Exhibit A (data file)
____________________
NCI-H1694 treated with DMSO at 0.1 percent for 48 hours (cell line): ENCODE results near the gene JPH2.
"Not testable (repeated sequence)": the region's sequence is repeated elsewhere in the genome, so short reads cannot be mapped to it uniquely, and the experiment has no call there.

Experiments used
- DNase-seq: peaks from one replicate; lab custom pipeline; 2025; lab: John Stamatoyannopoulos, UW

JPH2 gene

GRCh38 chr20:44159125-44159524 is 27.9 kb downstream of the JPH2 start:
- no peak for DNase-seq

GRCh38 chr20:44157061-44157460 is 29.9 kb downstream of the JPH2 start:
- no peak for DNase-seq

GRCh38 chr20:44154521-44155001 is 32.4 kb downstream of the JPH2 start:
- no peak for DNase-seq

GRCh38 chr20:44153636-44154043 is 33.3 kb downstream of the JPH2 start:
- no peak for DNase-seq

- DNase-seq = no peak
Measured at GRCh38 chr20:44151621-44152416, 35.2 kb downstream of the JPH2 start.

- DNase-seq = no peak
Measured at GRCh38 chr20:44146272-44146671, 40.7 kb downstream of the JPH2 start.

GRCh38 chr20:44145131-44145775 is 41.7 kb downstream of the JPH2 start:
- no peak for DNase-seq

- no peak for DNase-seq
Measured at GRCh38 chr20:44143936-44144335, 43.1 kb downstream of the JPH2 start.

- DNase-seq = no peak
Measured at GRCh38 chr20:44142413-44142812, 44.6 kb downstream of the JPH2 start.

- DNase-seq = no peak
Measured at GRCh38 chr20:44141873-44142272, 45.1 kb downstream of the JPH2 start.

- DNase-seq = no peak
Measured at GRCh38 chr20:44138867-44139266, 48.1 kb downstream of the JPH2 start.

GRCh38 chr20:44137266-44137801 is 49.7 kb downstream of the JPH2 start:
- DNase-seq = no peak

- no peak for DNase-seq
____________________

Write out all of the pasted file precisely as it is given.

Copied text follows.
NCI-H1694 treated with DMSO at 0.1 percent for 48 hours (cell line): ENCODE results near the gene JPH2.
"Not testable (repeated sequence)": the region's sequence is repeated elsewhere in the genome, so short reads cannot be mapped to it uniquely, and the experiment has no call there.

Experiments used
- DNase-seq: peaks from one replicate; lab custom pipeline; 2025; lab: John Stamatoyannopoulos, UW

JPH2 gene

GRCh38 chr20:44159125-44159524 is 27.9 kb downstream of the JPH2 start:
- no peak for DNase-seq

GRCh38 chr20:44157061-44157460 is 29.9 kb downstream of the JPH2 start:
- no peak for DNase-seq

GRCh38 chr20:44154521-44155001 is 32.4 kb downstream of the JPH2 start:
- no peak for DNase-seq

GRCh38 chr20:44153636-44154043 is 33.3 kb downstream of the JPH2 start:
- no peak for DNase-seq

- DNase-seq = no peak
Measured at GRCh38 chr20:44151621-44152416, 35.2 kb downstream of the JPH2 start.

- DNase-seq = no peak
Measured at GRCh38 chr20:44146272-44146671, 40.7 kb downstream of the JPH2 start.

GRCh38 chr20:44145131-44145775 is 41.7 kb downstream of the JPH2 start:
- no peak for DNase-seq

- no peak for DNase-seq
Measured at GRCh38 chr20:44143936-44144335, 43.1 kb downstream of the JPH2 start.

- DNase-seq = no peak
Measured at GRCh38 chr20:44142413-44142812, 44.6 kb downstream of the JPH2 start.

- DNase-seq = no peak
Measured at GRCh38 chr20:44141873-44142272, 45.1 kb downstream of the JPH2 start.

- DNase-seq = no peak
Measured at GRCh38 chr20:44138867-44139266, 48.1 kb downstream of the JPH2 start.

GRCh38 chr20:44137266-44137801 is 49.7 kb downstream of the JPH2 start:
- DNase-seq = no peak

- no peak for DNase-seq